• February 4, 2011 at 8:11 AM
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    and thanks for the picture of the bakery! how beautiful =)

  • February 4, 2011 at 8:44 AM
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    Love it! My son was three when he first burst forth with the beloved F-bomb. He got 8 points for accurate usage, but a penalty deduction for over-dramatizing the moment. Apparently there was some kid at daycare who was a prolific swearer, and the word came home with him.

    He’s about to turn 15, and what we say is that “some people” might be offended by saying certain words, and we don’t want you to get used to saying them so that you’ll slip up sometime, so you’re also not allowed to use them with us, even though we’re not really personally offended. Does that shit make sense? Oops… Yeah, that sums up my parenting skills.

  • February 4, 2011 at 4:08 PM
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    Hello, my name is Alex, I´m currently riding a motorcycle across South America, and a nice sticker with your web site was put on my motorcycle out side a hotel in Alausi Ecuador. Perhaps it was your family I¨m hoping.

    Your adventure sounds amazing and wish you the best. I´ll be here in Alausi for the night and leaving in the morning if you would like to slip a pizza and swap stories.

    I also invite you to my own site for more adventures

    http://motorcyclesouthamerica.blogspot.com/

    Good luck and have a great day!

    Alex

  • February 4, 2011 at 4:25 PM
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    Yeah, computers can definitely make you swear 🙂

    Hope all is good back on the road. Sure enjoying all the super pics & posts.

    Take care & have fun!

    M&M

  • February 5, 2011 at 2:50 PM
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    Well, first off, your blog is not a stale read. You don’t get as many followers as you guys have by being boring.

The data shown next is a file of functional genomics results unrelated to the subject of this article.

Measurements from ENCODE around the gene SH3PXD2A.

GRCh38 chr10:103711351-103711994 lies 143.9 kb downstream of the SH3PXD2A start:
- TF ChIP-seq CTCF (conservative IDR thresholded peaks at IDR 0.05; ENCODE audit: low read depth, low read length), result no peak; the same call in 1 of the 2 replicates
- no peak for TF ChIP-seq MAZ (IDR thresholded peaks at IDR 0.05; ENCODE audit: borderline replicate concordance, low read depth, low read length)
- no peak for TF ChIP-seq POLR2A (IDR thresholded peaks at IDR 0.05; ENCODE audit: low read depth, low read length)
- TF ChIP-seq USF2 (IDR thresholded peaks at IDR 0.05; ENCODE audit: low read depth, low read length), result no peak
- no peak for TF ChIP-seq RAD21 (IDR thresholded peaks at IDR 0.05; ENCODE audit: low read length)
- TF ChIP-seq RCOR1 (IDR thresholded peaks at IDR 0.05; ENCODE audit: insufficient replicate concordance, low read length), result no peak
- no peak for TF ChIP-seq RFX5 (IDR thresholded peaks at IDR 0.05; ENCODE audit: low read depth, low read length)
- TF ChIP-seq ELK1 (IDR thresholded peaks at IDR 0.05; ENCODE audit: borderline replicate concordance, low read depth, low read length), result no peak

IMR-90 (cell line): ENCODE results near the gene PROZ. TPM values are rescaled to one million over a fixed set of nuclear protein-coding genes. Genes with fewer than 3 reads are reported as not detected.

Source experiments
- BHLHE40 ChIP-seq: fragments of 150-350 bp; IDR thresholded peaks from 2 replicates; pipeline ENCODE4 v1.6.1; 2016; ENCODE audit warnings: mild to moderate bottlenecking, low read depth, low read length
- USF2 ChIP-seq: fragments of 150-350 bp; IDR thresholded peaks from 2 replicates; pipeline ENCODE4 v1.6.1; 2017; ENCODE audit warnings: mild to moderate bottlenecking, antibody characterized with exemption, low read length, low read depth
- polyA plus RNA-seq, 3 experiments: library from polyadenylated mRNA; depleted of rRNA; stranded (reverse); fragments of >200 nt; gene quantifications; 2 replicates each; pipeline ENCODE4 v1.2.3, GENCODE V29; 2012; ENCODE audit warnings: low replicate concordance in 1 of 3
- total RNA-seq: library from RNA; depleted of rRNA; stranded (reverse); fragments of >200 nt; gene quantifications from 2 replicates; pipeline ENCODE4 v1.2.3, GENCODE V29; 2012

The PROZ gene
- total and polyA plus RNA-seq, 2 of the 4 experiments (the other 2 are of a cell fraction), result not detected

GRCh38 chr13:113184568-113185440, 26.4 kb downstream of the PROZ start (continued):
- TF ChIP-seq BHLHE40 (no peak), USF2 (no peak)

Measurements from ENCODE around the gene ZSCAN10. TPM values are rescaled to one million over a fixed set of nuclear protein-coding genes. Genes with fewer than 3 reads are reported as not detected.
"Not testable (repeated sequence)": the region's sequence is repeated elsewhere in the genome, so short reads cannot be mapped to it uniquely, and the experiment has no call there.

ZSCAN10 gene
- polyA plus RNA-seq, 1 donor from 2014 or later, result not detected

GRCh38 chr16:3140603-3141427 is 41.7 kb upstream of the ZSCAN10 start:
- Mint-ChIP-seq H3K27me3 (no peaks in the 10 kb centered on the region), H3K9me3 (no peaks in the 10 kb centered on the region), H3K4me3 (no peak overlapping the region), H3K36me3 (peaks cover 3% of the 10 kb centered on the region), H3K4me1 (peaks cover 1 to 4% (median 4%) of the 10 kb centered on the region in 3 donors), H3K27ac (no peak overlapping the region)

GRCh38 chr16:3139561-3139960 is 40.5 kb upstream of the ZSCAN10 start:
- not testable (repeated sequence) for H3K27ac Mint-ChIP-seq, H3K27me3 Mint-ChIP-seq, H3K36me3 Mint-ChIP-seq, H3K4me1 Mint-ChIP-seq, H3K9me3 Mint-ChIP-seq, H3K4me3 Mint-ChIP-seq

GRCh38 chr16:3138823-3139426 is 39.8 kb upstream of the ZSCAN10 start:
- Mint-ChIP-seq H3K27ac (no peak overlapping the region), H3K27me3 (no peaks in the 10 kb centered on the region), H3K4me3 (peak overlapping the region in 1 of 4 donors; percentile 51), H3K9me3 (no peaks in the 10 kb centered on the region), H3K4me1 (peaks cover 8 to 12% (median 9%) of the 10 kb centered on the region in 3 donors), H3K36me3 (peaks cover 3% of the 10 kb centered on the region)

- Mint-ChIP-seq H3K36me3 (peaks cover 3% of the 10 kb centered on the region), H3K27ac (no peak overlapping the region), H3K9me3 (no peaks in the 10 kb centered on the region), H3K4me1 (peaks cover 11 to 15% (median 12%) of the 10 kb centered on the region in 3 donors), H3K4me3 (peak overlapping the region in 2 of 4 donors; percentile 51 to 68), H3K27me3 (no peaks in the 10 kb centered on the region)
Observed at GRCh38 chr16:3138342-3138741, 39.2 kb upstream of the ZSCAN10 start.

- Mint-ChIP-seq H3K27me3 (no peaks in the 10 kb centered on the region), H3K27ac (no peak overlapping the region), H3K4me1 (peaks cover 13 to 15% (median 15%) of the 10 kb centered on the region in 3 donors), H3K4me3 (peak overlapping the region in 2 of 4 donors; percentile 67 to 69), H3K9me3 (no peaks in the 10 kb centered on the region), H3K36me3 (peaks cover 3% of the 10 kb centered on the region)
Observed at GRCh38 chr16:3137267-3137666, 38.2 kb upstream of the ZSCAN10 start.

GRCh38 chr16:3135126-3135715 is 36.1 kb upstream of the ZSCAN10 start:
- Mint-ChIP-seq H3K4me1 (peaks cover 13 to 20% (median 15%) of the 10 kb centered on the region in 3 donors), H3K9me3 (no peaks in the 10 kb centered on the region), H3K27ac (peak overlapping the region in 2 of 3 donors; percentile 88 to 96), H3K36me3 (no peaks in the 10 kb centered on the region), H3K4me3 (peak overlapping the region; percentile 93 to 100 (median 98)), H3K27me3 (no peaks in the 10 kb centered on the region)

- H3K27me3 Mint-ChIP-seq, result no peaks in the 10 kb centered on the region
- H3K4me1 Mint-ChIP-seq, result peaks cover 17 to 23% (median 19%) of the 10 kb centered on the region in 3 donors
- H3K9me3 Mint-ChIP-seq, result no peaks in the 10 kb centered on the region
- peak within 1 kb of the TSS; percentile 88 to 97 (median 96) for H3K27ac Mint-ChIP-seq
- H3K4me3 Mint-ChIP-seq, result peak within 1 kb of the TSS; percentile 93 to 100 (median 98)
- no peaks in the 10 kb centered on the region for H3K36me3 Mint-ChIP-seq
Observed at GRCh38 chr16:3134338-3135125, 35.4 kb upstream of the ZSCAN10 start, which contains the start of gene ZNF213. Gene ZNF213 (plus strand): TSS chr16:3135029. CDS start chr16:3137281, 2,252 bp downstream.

And honestly, hearing about the “normal” day to day issues is just as interesting as the wild adventures. As a parent who wants to travel like this sometime in the (hopefully near) future, I enjoy hearing about what its like to raise a child while undertaking a grand adventure. It shows that parenting is the same no matter what your living situation is. Even hearing about little fixes on the bus or what (and how) dinner was made brings the trip closer to home and less of a “post card” type of fantasy.

    Its nice to be reminded that you are real people who are actually doing this (and that gives hope and information to those of us who want to).

  • February 5, 2011 at 4:12 PM
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    Hey Guys!

    Glad to see it’s not just our almost-3-year-old that is having those issues – we’ve already had a few “Oh My G*d” and “Oh Sh*t” moments. Scary!

    As an aside, have y’all come across Thomas and Sandra Kunkel and their blog “Mission Van Go”? Kind of random, but I mentioned BodesWell to a colleague and she said she had some friends doing something very similar. Check ’em out:
    http://www.missionvango.com/homepageenglish.html

    Safe travels!

  • February 9, 2011 at 11:02 AM
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    Hey!

    Believe me, nothing he hears on the road with you is any worse than the choice words he would be learning if he had to ride a school bus every day! With my now teenager (yikes!) we have moved on from “don’t use those words”, to “don’t use those words at the wrong time”. It is unavoidable, so we make sure that he knows we don’t care as long as it’s with his friends and not at an inappropriate time.

    I love reading your Bode stories. It’s such a great age and you are so fortunate to be able to spend so much time with him.

  • February 28, 2011 at 1:03 PM
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    I really enjoy the tag on this one.

    I think you’ll only have a problem if Bode starts to learn the Spanish versions as well!